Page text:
When I was a child, I loved Animal Farm. As I got older, I found and fell for 1984. A grown man of 30 now, I find that the more I read Orwell, the more I appreciate the author. His depth of thought and logic really shine through in Why I Write. He explains himself, his socialist world view, his writing style, and takes on the Nazis. Easy read, simple, concise, beautiful.
Dane Cobain
May 29, 2018 rated it really liked it  ·  review of another edition
I had to mark this book down a little bit because I feel like it was mis-sold to me. Orwell basically uses the first couple of pages to say that he writes for political reasons and then the rest of the book is about his political beliefs, so really this should be called “On Politics“.

Still, it was fine, it just wasn’t what I was expecting and so therefore it also wasn’t what I was in the mood to read. I’m also not really sure who I’d recommend it to. I mean, it’s worth reading if you
غيداء الجويسر
Updated 31 March 2016 (Little 'tweaking'):
Date Started: 27-11-2014
Date Finished: 20-05-2015

So .. I’ve finished reading Why I Write, by the way .. It is worth mentioning that I have the translated Arabic edition, though .. I’ve decided to read it in English! Why? I don’t know, maybe because I want to ‘show off’ ;) or I wanted to strengthen my language skills, moreover, I wanted to read it as Orwell himself has written it :) - that’s for sure -. Ok, so back to the book, 2.5 out
César García Hernández
Nov 15, 2007 rated it liked it  ·  review of another edition
Recommends it for: people interested in politics of writing or orwell
Shelves: essays
the first thing to know about this collection of essays by george orwell is that it would have been better titled "on writing," because this is NOT about why orwell wrote, as teh title implies. except perhaps for the section of the title essay in which he discusses the four motivations that he believes exist for writing, this book is not about orwell's motivations. the most personalized section of the any of these essays consists of a few pages in which orwell remembers his earliest childhood wr ...more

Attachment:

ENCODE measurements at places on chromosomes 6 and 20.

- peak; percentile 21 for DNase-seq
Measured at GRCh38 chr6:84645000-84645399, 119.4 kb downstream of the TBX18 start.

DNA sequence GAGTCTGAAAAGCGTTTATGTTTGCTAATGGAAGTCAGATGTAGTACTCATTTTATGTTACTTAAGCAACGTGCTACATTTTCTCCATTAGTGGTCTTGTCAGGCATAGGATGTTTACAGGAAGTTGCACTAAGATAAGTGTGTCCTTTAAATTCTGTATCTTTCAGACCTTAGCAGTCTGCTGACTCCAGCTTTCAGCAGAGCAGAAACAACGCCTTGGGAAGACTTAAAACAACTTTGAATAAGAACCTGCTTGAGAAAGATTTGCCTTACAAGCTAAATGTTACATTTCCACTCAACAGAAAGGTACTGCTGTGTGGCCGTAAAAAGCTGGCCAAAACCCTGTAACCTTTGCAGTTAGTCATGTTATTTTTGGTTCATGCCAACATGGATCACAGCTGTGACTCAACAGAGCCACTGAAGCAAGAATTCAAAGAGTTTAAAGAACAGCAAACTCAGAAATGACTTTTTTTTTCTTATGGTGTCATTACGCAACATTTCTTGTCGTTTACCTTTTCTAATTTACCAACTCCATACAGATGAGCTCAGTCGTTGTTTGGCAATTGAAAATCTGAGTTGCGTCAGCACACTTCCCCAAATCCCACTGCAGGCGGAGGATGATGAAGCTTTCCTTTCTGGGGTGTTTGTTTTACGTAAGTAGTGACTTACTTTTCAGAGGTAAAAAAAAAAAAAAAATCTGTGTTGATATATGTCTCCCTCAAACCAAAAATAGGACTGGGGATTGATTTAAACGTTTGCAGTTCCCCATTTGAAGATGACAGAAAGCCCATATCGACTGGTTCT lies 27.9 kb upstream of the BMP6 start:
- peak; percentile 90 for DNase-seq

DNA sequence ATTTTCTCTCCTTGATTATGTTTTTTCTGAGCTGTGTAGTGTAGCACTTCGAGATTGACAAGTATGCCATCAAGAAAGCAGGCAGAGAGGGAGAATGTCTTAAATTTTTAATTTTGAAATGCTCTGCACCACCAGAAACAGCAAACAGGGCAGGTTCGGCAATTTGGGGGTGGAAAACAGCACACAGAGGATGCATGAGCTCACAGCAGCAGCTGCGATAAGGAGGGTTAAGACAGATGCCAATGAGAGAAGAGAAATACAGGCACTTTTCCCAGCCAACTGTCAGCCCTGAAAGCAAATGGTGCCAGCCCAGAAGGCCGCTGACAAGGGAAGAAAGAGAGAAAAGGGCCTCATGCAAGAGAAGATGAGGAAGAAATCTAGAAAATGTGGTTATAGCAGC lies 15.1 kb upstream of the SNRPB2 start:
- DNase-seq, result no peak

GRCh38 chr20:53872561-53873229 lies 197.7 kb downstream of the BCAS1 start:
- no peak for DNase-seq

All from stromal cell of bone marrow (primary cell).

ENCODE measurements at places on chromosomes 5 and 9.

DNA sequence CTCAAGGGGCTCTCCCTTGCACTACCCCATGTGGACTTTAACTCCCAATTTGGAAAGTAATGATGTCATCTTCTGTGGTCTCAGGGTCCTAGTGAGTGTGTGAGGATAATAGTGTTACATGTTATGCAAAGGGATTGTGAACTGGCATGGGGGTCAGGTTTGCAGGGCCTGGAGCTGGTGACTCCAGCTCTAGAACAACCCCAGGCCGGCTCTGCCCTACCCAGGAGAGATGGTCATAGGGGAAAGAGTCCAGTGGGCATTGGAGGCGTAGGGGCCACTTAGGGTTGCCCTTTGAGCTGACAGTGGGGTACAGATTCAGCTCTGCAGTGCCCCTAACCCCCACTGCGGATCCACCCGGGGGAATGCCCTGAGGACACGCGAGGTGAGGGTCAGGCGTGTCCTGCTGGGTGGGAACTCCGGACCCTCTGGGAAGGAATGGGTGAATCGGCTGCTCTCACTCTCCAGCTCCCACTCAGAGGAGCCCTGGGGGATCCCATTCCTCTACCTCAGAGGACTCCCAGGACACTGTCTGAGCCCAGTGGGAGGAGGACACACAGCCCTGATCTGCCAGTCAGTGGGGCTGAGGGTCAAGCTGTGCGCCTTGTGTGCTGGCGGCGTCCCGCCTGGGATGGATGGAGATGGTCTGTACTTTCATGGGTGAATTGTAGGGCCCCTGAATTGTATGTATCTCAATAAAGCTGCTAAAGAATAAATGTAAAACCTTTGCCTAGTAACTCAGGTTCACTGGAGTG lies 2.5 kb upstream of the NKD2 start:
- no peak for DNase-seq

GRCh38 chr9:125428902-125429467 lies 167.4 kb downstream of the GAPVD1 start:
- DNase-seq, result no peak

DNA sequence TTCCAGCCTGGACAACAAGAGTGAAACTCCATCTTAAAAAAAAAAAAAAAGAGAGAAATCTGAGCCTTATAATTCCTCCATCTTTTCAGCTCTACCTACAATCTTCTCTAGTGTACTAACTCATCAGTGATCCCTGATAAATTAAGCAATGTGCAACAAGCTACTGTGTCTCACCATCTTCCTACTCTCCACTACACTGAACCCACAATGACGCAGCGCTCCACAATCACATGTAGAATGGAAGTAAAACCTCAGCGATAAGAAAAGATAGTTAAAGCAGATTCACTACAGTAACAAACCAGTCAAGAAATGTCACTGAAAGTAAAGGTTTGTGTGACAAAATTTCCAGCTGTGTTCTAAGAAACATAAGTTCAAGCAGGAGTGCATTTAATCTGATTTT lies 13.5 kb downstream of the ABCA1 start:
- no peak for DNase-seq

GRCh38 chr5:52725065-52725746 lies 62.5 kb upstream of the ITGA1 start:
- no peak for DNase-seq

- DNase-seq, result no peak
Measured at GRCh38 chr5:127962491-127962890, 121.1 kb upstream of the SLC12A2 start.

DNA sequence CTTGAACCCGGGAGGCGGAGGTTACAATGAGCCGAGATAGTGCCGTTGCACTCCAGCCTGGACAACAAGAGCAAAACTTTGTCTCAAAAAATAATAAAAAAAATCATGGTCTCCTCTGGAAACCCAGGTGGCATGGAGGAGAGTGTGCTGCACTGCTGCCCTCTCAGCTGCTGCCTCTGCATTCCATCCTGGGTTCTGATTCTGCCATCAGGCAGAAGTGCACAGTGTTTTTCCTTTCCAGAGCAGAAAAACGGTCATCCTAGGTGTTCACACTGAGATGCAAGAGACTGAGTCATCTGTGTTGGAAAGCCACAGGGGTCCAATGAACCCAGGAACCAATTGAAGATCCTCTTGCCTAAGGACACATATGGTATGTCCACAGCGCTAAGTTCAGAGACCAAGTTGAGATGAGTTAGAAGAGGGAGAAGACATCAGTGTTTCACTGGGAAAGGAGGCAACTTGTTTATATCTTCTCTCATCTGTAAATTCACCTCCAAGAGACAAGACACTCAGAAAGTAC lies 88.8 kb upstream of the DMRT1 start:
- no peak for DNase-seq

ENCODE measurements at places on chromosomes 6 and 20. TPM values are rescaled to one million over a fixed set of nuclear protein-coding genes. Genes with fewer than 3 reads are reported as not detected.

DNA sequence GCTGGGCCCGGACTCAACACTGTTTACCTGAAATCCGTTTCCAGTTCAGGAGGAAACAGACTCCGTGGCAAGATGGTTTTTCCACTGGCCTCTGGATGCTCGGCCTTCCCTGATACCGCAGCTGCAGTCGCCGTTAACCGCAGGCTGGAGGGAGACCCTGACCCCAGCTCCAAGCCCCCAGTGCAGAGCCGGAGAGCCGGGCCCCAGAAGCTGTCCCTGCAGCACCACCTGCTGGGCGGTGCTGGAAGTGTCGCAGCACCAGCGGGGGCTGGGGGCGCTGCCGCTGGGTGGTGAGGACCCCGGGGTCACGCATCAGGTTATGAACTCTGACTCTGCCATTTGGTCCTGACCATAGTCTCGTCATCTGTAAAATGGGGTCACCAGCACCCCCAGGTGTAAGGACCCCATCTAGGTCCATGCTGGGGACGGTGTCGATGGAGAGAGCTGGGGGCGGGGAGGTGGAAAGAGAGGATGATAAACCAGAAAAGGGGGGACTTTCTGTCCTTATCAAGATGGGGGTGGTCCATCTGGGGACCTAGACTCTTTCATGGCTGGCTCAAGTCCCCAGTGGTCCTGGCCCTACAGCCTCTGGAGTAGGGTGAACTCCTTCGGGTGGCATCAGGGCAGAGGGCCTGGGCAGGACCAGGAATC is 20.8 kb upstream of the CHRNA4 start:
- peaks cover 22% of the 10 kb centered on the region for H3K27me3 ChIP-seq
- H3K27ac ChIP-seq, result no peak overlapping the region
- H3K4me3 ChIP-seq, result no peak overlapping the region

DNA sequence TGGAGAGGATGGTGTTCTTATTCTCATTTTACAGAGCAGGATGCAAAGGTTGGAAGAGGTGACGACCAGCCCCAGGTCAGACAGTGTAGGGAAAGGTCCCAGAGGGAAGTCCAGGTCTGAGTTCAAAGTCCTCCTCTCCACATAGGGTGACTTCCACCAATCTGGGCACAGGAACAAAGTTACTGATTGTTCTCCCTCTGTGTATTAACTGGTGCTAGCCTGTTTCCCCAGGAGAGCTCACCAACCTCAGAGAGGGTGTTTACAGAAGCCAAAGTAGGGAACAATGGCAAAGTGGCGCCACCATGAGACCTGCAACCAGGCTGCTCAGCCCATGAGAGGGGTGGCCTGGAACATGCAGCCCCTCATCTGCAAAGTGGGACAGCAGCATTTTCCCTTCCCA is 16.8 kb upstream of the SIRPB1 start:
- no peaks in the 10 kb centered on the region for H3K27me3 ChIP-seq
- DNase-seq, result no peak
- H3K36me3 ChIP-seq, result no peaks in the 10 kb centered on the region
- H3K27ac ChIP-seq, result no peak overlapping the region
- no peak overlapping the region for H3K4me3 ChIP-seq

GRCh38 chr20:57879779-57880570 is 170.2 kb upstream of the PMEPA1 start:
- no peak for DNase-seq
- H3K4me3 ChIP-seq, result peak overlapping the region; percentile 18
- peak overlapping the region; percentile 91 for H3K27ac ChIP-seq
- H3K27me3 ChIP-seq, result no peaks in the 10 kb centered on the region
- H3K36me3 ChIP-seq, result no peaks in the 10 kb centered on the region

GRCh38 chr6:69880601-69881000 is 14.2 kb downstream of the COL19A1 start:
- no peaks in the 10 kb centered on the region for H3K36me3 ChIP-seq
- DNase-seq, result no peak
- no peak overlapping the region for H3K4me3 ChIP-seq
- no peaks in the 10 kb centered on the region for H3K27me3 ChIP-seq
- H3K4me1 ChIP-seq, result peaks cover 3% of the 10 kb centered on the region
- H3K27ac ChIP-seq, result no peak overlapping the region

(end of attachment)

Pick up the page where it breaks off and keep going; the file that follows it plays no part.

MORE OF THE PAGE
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Eric Arthur Blair, better known by his pen name George Orwell, was an English author and journalist. His work is marked by keen intelligence and wit, a profound awareness of social injustice, an intense opposition to totalitarianism, a passion for clarity in language, and a belief in democratic socialism.

In addition to his literary career Orwell served as a police officer with the Indian Imperial P
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“So long as I remain alive and well I shall continue to feel strongly about prose style, to love the surface of the earth, and to take a pleasure in solid objects and scraps of useless information.” 109 likes
“All writers are vain, selfish, and lazy, and at the very bottom of their motives there lies a mystery. Writing a book is a horrible, exhausting struggle, like a long bout of some painful illness. One would never undertake such a thing if one were not driven on by some demon whom one can neither resist nor understand. For all one knows that demon is simply the same instinct that makes a baby squall for attention. And yet it is also true that one can write nothing readable unless one constantly struggles to efface one's own personality. Good prose is like a windowpane.” 107 likes